Hurting the healers: Nursing's silent victims

An ABC7 I-Team Investigation
In their professional oath, nurses pledge "not do anything evil or malicious."

But what happens when nurses are the victims of evil by malicious patients?

The I-Team has found a culture of violence in hospitals, where some attacks on nurses are underreported...or not reported at all.

"The only professions that are more dangerous than nursing are firefighters and police officers" said Alice Johnson, executive director of the Illinois Nurses Association.

Two recent, violent attacks on nurses at suburban Chicago hospitals highlight a bigger problem of violence in the healthcare workplace-where an unsafe environment is dangerous not only for care givers but for patients and their families.

Delnor Hospital hostage incident, May 13, 2017. (ABC7 photo)

In May two nurses were taken hostage by a jail inmate being treated at Delnor Hospital in west suburban Geneva and one of them was sexually assaulted. "For the entire time that she was held captive, he held her hair with one hand, he had the gun to her head with the other hand" said Sean Murray an attorney for the nurses who have filed a lawsuit.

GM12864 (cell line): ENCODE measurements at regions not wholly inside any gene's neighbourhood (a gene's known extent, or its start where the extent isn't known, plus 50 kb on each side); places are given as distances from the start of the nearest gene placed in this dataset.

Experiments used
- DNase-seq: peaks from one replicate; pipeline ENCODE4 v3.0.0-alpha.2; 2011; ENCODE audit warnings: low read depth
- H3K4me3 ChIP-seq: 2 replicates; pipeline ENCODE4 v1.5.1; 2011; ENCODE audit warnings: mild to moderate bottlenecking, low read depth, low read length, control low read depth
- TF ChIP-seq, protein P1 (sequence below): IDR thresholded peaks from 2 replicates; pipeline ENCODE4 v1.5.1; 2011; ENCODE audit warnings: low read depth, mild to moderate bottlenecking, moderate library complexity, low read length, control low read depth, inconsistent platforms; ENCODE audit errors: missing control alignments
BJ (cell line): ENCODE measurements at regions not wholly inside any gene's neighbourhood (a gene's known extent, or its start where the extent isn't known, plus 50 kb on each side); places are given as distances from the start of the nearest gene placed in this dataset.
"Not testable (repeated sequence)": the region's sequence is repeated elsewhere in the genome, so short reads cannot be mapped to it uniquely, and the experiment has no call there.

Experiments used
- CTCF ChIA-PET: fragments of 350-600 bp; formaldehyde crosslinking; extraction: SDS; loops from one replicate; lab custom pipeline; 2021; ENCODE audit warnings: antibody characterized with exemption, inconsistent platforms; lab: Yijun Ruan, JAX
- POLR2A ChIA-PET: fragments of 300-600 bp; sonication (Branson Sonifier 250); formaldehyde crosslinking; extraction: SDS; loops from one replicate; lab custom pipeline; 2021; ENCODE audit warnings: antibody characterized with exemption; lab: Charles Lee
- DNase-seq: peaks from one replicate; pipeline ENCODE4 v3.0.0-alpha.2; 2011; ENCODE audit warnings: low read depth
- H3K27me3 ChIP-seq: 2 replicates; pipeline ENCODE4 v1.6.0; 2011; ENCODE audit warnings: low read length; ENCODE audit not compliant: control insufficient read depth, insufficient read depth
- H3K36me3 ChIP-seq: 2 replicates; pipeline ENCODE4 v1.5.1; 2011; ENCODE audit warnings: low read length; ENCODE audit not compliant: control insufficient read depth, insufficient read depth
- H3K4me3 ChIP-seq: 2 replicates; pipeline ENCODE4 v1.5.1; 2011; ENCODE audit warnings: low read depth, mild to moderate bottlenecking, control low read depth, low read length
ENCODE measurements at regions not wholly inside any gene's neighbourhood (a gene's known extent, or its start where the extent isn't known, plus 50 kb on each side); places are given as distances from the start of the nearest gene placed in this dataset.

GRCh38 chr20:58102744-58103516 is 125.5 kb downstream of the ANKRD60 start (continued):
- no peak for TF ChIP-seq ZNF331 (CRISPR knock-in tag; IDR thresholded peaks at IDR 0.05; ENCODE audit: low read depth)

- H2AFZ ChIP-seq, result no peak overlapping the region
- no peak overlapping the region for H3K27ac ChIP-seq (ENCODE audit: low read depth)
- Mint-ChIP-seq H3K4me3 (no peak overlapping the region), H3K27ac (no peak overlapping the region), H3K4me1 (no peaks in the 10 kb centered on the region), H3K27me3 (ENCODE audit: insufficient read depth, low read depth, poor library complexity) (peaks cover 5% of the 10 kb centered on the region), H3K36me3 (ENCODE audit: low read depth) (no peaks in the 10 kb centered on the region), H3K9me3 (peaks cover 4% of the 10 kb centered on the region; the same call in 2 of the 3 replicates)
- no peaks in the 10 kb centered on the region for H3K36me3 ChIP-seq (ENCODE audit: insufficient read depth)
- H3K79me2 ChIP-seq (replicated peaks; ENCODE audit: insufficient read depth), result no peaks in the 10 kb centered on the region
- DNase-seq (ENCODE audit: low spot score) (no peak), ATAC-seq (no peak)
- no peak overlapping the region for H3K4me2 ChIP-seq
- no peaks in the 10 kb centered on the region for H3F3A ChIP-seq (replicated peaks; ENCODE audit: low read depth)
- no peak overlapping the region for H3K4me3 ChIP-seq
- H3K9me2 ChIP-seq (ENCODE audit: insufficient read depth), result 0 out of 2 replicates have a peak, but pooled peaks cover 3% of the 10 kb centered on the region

A few weeks later there was another inmate incident, at Presence Saint Joseph Medical Center in southwest suburban Joliet. A convicted murderer used a makeshift weapon to hold a nursing assistant and a corrections officer hostage. No one was physically hurt.

According to the government, violence against healthcare workers accounts for nearly as many serious injuries as all other industries combined. It is estimated only one of every five violent incidents against nurse is actually reported. Experts interviewed by the I-Team say many are not reported-especially if there is no obvious physical injury keeping the nurse out of work.
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